Tommy Joseph spends his days with ravens, whales, owls, salmon, and sea monsters. As a longtime totem pole carver in Sitka, Alaska, those creatures, and others symbolic in Alaska Native storytelling, have made frequent appearances in his work. The typical creatures on the totem poles serve myriad purposes: They share stores, record histories, and showcase cultural identity.
“They are part of how we have traditionally shared information,” Joseph, who is Tlingit, explained from his open air studio in Sitka National Historical Park recently.
On that day, Joseph was working on the second reproduction of what’s known as the Waas’go Legend Pole. According to park records, the original totem pole came to Sitka more than 100 years ago from a Haida village elsewhere in Southeast Alaska. In the 1930s, it was remade for the first time and replaced, but that totem eventually fell over and was damaged. The park called upon Joseph, who has done other totems within the park, to handle the new reproduction.
This particular totem pole tells the story of Waas’go, a sea monster in Haida folklore. When told in full, the story is between 4 and 6 hours long, but simply put: It’s a tale of a man and the lengths he goes to in order to impress a disapproving mother-in-law.
Even though it’s a reproduction, Joseph’s totem and the original are far from identical. There’s always room for a bit of creative flair. Though the characters on the yellow cedar log appear in the same order, the depth and details Joseph puts into his totem are different. And like some other artists, it’s easy to identify his work. Granted, he’s carved so many totems in Sitka over his 30-year career that if you were to point to one at random and guess it was Joseph’s, you’d probably be right.
Teaching is half the fun
Joseph first started doing wood carvings in 1972, as an elementary school student. “I’d swipe serrated steak knives out of my mother’s kitchen to practice,” he says. “She didn’t like that.” He’s not sure exactly how many totems he’s done over the years. At one point, he had a ledger that listed the number and the height, but he stopped counting around 500. However, that was a long time ago. Now his creations span not just Alaska, but the U.S. and the world. His favorite, Joseph says, is usually the one he’s currently working on, though others stand out as contenders.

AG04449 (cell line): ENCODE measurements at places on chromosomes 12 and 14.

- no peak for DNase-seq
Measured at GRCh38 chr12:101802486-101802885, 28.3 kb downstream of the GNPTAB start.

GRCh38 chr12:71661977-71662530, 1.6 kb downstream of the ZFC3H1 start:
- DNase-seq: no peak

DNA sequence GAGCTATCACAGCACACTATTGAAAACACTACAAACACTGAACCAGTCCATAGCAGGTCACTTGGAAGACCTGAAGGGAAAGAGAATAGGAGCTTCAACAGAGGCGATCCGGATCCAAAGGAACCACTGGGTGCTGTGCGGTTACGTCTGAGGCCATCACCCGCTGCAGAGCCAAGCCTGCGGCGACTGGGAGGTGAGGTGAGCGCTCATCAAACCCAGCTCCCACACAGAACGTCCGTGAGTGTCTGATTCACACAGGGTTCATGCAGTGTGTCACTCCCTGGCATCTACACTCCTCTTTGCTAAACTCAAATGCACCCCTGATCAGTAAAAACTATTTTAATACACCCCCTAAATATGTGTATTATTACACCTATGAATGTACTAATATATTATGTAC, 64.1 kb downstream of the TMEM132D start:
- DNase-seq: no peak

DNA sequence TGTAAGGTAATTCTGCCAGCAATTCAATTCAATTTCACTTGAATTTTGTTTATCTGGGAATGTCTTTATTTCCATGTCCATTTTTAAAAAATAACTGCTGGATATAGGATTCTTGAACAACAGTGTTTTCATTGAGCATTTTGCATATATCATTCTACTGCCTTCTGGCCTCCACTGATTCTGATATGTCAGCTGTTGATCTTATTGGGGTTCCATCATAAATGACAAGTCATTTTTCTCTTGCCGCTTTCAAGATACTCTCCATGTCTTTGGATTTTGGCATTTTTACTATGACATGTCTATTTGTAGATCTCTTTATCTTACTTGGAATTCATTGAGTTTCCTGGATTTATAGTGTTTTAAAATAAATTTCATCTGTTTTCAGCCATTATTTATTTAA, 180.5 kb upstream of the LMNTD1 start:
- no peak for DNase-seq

There’s one 20-foot totem at the Petersburg Library, called the Storyteller Pole, which depicts Alaskafied characters from nursery rhythms and children’s books: Mother Goose reimagined as a Canadian Goose with a cedar bark hat, the spirits of Winnie the Pooh and Charlie Brown found in a black bear wearing a chevron shirt, Peter Rabbit amended as a snowshoe hare carrying a staff, and the Cat in the Hat rehashed as an Alaska lynx with a flamboyant chapeau, among others.
Then there’s the 16-foot piece that can be found on the Grand Staircase in the Carnegie Museum of Natural History in Pittsburgh. It depicts a story that a friend of Joseph’s late father told him about a hunting expedition the two had been on. For the last 3 weeks of that project, the museum became his studio. Throughout the final days of the process, he worked before a crowd and was able to answer questions about his heritage.
What is a totem pole?
Although it was a simple totem, Joseph says he particularly enjoys the 9-foot pole that he was asked to make for three questions on an episode of Jeopardy! Originally, only the totem and his handmade, traditional tools were supposed to be included, but when the episode aired, some of his words appeared on screen, too.
Joseph explained that during the filming, the on-air talent was reading one of the clues, when his ears perked up. “She said, ‘Tlingit Indians use this type of wood because it’s soft and easy to carve,’” Joseph says. “I told her, ‘That’s not at all the reason we use it. We use it because it grows really big and is more durable in our climate.’”
The crew ended up rewriting the card and did a few more takes with the correct information. When the question was asked on the show, they instead had Alex Trebek read it—exactly as Joseph had dictated it. For Joseph, teaching others, be it through chatting with them about his work or knowing that they’ll seek out the answers to their questions after viewing his totems, is half the fun.
Joseph worked on the Waas’go Legend Pole for more than 10 months and finished it in early June, ready to be raised in the spot where the original once stood. What project he’ll do next, he’s not sure. But, if his previous work is any indication, it’ll likely be his new favorite.